Format

Send to

Choose Destination
See comment in PubMed Commons below
Intensive Care Med. 2002 Jul;28(7):930-5. Epub 2002 May 28.

Changes in severe accidental tetanus mortality in the ICU during two decades in Brazil.

Author information

1
Hospital Nossa Senhora da Conceição, Rio Grande do Sul, Brazil. orlofe@uol.com.br

Abstract

INTRODUCTION:

Tetanus is still a significant health hazard in developing countries, with high associated mortality.

OBJECTIVE:

Describe the management of patients with severe tetanus in intensive care units (ICUs), in two different periods.

SETTING:

ICUs of two general hospitals.

DESIGN:

Concurrent cohort study.

METHODS:

Follow-up of all patients hospitalized with the diagnosis of severe tetanus in the ICUs from October 1981 to March 2001. We collected data prospectively, regarding the site of injury, clinical features, frequent clinical and infectious complications, concomitant illnesses, and mortality. The patients were divided into two groups according to the treatment protocol used; before 1993 and after 1993.

RESULTS:

There were 126 patients in group 1 (93 males) with a mean age of 39.0 +/- 18.8 years. There were 110 patients in group 2 (95 males) with a mean age of 48.4+/-17.8 years. Incubation period, onset period, and symptomatic period were higher in group 2 ( P < or = 0.02). The duration of neuromuscular junction blockade, benzodiazepine administration, mechanical ventilation, and ICU stay were longer in group 2, P < 0.001. Infectious complications were more frequent in group 2 ( P < 0.001). The mortality rate in group 1 was 36.5% and in group 2, 18.0% ( P = 0.002). Mortality was directly associated with symptomatic period, acute renal failure cardiac arrest and hypotension, and inversely associated with onset period in the multivariate analyses.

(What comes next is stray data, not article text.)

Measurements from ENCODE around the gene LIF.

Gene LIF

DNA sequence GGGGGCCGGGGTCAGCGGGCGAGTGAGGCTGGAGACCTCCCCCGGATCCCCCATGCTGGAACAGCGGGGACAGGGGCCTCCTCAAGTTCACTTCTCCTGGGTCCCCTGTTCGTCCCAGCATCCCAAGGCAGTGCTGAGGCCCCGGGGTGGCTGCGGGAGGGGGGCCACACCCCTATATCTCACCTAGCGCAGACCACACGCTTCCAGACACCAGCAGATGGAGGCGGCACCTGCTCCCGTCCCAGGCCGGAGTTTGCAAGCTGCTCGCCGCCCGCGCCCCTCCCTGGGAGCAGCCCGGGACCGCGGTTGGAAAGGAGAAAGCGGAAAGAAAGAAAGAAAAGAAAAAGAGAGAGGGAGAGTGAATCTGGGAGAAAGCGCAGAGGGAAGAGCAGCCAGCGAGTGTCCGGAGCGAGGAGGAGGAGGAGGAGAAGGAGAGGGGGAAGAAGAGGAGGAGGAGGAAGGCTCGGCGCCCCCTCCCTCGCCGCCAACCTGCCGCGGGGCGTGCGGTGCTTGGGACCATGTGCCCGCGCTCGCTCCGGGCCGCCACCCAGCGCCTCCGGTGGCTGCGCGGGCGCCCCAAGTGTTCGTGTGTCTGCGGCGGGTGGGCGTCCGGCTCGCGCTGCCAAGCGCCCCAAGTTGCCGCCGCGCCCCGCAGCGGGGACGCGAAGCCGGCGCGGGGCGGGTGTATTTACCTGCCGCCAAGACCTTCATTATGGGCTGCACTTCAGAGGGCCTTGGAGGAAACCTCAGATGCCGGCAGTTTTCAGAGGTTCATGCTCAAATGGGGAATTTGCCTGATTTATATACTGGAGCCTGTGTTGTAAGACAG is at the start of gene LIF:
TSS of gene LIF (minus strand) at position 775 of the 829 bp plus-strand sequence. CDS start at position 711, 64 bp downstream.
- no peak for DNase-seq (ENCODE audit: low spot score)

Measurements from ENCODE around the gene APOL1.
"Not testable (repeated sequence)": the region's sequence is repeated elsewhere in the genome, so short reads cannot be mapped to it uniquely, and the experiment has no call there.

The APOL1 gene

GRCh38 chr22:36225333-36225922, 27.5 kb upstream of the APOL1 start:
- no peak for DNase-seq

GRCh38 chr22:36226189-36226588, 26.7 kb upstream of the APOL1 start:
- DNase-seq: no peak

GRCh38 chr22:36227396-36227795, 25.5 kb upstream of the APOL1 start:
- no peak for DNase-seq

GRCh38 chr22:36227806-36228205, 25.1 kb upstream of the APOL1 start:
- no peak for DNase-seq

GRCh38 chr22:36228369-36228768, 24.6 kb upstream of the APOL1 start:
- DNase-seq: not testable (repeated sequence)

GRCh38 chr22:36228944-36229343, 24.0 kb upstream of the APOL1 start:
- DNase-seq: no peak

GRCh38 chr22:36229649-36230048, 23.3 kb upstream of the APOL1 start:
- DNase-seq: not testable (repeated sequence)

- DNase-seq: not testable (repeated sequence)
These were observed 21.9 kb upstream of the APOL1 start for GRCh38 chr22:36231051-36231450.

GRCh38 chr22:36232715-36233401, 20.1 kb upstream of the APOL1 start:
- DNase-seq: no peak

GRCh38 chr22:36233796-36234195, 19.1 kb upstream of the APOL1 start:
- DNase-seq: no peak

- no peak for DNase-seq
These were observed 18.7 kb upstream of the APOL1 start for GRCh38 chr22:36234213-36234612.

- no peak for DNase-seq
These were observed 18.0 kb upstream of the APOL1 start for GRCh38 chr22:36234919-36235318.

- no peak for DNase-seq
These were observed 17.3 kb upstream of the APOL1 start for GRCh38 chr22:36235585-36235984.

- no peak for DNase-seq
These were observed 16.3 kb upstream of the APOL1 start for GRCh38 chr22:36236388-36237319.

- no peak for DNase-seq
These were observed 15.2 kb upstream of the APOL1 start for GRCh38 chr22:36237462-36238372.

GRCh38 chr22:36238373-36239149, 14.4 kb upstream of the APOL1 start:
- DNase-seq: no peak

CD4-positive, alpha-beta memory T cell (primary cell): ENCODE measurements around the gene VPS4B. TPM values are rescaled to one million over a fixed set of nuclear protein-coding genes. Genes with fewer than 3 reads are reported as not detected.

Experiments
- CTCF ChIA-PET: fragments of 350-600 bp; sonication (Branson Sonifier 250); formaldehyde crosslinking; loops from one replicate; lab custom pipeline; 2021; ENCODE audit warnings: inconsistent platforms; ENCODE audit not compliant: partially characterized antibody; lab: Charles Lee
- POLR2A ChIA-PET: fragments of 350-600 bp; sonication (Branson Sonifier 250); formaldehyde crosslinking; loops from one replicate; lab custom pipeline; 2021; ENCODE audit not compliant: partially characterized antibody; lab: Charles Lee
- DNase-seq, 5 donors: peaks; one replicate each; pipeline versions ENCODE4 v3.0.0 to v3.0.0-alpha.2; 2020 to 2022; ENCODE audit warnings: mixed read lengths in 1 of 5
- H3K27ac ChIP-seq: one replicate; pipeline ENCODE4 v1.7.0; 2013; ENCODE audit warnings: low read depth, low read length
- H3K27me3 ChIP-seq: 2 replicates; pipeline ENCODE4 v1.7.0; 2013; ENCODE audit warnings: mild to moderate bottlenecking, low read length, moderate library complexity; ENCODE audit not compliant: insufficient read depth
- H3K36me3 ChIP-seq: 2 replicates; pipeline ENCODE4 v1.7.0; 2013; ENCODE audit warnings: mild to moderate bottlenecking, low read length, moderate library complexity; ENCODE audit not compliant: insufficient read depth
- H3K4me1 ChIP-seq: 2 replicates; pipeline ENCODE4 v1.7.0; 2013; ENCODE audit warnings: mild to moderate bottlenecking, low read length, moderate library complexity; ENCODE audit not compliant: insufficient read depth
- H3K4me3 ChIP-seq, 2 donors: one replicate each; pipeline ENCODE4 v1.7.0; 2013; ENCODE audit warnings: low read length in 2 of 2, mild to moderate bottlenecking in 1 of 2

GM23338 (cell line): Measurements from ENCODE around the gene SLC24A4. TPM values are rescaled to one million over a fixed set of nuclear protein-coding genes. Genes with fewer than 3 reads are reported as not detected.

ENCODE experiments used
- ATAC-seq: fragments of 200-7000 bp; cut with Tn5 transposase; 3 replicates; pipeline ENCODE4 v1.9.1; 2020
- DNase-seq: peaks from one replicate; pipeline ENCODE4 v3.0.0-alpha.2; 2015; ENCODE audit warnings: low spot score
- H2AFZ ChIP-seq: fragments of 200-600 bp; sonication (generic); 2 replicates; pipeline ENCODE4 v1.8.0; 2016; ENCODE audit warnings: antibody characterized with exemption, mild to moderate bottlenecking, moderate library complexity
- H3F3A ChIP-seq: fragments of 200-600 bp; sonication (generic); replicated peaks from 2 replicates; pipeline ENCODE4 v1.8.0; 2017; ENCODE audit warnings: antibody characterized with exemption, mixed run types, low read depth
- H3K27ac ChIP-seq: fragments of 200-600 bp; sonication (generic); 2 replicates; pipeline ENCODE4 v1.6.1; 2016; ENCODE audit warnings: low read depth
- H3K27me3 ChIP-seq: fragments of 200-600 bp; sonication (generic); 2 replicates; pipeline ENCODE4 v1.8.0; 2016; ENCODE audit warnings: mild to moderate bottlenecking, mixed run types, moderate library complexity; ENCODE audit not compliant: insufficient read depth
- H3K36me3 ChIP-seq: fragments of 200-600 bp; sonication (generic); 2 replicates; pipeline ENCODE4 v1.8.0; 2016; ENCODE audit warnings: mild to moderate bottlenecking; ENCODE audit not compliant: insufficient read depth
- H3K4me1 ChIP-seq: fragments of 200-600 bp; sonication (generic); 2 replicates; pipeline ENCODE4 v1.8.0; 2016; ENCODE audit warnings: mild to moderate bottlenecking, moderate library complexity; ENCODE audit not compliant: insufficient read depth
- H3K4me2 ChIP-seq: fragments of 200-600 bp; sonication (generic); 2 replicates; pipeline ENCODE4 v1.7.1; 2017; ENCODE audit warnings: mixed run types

CONCLUSIONS:

The reduced mortality in severe accidental tetanus patients in group 2 is probably related to advances in ICU management, despite the higher incidence of infectious complications, which are probably related to the longer ICU stay.

PMID:
12122532
DOI:
10.1007/s00134-002-1332-4
[Indexed for MEDLINE]
PubMed Commons home

PubMed Commons

0 comments
How to join PubMed Commons

    Supplemental Content

    Full text links

    Icon for Springer
    Loading ...
    Support Center